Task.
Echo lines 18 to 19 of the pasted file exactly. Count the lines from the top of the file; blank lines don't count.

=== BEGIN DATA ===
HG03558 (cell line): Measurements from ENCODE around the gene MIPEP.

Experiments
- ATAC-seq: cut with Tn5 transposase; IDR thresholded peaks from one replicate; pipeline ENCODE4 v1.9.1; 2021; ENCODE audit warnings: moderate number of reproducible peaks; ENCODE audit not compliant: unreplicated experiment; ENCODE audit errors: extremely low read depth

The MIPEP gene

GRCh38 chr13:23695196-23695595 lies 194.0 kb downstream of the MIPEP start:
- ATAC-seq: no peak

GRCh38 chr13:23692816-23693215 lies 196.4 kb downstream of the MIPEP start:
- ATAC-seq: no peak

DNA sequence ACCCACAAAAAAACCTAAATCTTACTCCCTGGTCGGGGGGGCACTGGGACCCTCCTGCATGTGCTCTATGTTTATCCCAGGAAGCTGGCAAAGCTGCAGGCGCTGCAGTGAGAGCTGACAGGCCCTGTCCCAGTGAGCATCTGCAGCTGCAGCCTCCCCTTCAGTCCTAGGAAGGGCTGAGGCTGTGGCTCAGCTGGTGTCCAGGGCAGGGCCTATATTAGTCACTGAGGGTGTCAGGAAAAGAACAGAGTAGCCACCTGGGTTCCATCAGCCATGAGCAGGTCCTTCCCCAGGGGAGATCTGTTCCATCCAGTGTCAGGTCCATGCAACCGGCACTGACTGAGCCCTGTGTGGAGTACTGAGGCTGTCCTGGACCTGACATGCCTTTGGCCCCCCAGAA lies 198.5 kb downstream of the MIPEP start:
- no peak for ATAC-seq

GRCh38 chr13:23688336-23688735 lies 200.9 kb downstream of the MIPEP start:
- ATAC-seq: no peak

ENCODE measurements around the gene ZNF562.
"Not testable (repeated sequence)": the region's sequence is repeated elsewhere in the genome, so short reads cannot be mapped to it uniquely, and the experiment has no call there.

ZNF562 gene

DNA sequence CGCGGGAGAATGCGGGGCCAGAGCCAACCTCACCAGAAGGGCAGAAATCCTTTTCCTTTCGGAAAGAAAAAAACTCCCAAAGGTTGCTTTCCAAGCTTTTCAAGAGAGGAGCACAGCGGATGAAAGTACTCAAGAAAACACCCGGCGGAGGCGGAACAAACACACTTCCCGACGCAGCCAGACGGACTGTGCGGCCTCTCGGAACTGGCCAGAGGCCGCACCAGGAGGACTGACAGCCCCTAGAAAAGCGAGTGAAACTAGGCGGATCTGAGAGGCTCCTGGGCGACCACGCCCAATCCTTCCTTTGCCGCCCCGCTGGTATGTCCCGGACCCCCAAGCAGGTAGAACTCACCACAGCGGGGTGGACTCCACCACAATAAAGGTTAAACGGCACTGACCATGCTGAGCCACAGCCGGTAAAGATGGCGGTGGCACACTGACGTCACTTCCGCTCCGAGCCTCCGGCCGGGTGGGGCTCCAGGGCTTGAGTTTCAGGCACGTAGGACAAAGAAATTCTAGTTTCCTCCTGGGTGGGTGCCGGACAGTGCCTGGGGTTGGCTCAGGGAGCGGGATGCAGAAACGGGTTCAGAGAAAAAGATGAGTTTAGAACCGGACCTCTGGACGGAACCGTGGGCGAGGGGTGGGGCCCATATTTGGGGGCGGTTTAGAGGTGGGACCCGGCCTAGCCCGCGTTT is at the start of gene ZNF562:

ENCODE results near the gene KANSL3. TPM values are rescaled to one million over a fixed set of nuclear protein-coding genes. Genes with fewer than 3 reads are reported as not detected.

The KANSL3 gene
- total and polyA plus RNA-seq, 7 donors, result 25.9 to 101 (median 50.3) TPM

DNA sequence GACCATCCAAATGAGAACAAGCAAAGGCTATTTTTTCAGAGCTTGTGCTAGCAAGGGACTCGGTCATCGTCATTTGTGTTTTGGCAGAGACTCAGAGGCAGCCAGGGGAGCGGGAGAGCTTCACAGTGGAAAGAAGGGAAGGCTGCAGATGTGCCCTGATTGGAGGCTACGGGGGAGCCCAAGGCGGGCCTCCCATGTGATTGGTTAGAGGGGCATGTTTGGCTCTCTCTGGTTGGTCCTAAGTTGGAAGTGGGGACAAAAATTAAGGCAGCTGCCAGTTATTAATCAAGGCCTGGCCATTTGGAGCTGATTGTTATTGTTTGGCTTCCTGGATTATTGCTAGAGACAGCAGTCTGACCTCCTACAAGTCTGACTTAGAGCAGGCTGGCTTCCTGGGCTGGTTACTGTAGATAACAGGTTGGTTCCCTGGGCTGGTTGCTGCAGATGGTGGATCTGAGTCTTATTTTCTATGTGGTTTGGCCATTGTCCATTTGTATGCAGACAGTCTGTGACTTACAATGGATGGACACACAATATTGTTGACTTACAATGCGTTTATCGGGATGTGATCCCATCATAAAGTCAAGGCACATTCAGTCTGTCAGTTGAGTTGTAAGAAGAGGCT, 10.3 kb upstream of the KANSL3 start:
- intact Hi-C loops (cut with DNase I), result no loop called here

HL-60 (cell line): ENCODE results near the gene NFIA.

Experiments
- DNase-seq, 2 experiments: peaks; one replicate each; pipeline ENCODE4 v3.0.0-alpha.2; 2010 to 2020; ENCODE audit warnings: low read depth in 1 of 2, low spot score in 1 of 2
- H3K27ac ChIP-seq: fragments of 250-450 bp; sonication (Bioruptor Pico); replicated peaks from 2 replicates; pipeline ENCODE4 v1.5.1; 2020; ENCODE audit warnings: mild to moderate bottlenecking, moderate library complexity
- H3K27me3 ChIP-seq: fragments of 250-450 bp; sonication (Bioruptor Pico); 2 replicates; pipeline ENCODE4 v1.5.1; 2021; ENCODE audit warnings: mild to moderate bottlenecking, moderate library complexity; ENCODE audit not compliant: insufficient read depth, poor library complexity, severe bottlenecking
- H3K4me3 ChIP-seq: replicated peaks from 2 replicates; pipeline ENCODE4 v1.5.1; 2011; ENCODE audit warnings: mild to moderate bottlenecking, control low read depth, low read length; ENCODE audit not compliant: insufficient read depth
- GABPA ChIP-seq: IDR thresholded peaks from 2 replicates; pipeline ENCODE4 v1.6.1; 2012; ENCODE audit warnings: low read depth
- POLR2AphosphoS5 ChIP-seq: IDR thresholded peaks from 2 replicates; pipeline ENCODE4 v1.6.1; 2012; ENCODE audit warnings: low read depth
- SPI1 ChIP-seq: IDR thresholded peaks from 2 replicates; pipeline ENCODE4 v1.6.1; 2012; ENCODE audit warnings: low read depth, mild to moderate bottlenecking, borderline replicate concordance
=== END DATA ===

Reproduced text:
The KANSL3 gene
- total and polyA plus RNA-seq, 7 donors, result 25.9 to 101 (median 50.3) TPM